The business cycle of happiness


I’m not much of an artist but yesterday I bought colouring pencils and drew some of the things that have been circling my mind. The graph above is one of them.

The graph could be a representation of an economy – with booms and busts circling around a stable trend. Yet initially I drew it as a representation of happiness.

There is a vast amount of research about how events in our life impact our happiness levels. Illness or rejection in our personal or professional life cause busts. Promotions, new friendships, new opportunities are booms. Yet after some time we adaptand our happiness level reverts back to our natural trend. This is usually called the hedonic treadmill (Kahneman, Daniel, Edward Diener, and Norbert Schwarz, eds. Well-being: Foundations of hedonic psychology. Russell Sage Foundation, 1999.)

Some economies grow sustainably; while they experience booms and busts like everybody else, their average is higher. The same goes for people. Being an optimist makes life easier because the average of the booms and busts will simply be a much higher steady state happiness level.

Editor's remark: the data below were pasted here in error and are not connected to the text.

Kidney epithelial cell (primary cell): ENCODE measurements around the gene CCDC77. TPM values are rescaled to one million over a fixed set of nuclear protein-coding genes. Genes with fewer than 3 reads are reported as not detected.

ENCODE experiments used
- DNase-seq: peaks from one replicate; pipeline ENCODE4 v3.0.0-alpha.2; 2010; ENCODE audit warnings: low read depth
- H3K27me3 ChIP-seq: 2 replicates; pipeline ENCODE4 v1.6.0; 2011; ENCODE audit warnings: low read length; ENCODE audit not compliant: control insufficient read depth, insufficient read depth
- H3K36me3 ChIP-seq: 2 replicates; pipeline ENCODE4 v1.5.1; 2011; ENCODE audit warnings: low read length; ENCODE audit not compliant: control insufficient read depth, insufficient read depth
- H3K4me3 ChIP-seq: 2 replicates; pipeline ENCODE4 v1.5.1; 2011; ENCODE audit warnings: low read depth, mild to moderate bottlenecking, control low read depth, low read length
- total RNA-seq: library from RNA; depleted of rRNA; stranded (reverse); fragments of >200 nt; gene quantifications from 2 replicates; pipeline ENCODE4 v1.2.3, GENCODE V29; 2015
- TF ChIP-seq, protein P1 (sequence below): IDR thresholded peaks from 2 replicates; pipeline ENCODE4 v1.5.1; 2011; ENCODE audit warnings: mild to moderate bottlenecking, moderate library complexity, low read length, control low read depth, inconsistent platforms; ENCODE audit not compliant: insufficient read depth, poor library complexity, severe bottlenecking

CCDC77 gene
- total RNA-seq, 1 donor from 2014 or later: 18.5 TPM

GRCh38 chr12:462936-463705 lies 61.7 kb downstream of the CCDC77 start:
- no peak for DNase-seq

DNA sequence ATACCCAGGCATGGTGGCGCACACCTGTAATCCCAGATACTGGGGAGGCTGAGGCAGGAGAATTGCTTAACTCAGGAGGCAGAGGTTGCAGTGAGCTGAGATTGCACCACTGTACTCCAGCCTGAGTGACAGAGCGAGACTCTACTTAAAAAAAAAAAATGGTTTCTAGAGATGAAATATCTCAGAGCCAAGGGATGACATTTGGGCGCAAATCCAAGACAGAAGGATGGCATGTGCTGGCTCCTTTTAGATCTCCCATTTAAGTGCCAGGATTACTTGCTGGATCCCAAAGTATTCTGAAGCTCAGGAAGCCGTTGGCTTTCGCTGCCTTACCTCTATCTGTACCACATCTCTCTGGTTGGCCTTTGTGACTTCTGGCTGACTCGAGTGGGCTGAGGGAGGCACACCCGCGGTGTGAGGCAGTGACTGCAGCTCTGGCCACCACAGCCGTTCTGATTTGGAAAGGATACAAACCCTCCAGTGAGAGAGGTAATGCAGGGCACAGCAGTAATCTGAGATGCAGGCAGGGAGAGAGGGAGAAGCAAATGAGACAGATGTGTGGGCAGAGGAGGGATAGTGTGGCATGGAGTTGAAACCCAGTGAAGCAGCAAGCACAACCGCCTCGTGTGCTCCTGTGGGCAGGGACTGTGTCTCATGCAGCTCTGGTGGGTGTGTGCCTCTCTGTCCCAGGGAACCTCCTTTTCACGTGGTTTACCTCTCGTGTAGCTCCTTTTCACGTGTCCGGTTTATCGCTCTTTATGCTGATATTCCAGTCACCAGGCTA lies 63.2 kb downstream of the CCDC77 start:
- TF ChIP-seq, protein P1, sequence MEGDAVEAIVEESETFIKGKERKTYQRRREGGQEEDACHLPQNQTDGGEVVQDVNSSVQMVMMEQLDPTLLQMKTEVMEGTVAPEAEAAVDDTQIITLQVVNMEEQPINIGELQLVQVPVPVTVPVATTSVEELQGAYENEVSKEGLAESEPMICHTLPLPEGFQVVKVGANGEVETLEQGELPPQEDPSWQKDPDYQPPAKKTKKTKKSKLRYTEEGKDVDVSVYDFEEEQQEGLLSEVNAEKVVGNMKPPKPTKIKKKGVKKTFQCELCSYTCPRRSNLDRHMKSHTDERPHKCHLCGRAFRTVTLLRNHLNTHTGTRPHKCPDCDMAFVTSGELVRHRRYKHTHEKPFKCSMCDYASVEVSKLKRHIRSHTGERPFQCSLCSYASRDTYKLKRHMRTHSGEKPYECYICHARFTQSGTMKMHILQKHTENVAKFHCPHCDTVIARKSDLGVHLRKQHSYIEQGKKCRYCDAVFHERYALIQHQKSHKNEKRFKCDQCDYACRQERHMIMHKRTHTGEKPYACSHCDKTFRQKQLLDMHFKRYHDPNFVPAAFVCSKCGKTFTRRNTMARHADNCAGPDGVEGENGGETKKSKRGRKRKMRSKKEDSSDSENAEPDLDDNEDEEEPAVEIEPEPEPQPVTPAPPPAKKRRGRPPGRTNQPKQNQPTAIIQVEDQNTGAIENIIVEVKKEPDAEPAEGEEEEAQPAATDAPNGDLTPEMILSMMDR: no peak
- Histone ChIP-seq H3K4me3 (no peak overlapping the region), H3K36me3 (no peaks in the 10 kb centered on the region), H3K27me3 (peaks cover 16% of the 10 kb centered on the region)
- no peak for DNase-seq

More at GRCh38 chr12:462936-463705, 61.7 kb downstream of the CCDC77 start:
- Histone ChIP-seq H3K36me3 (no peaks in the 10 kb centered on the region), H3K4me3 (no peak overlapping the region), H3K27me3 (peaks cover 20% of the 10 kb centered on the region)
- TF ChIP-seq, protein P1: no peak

The real trick is figuring out what has the potential to increase this average. These factors are much less tangible than a new car, new dress, or – in the case of an economy – the entrance of baby boomers into the workforce.

It’s things like good institutions, a stable political system, a good business environment, the internet. For humans – a sense of purpose, being comfortable with oneself, and the knowledge that ultimately one is not alone. Vague, vague, vague terms. No wonder we read about them, forget about them the next day, and start worrying about the presentation we have to give on Tuesday.

Edit – 9.05.2016

This reiterates my point.

The business cycle of happiness

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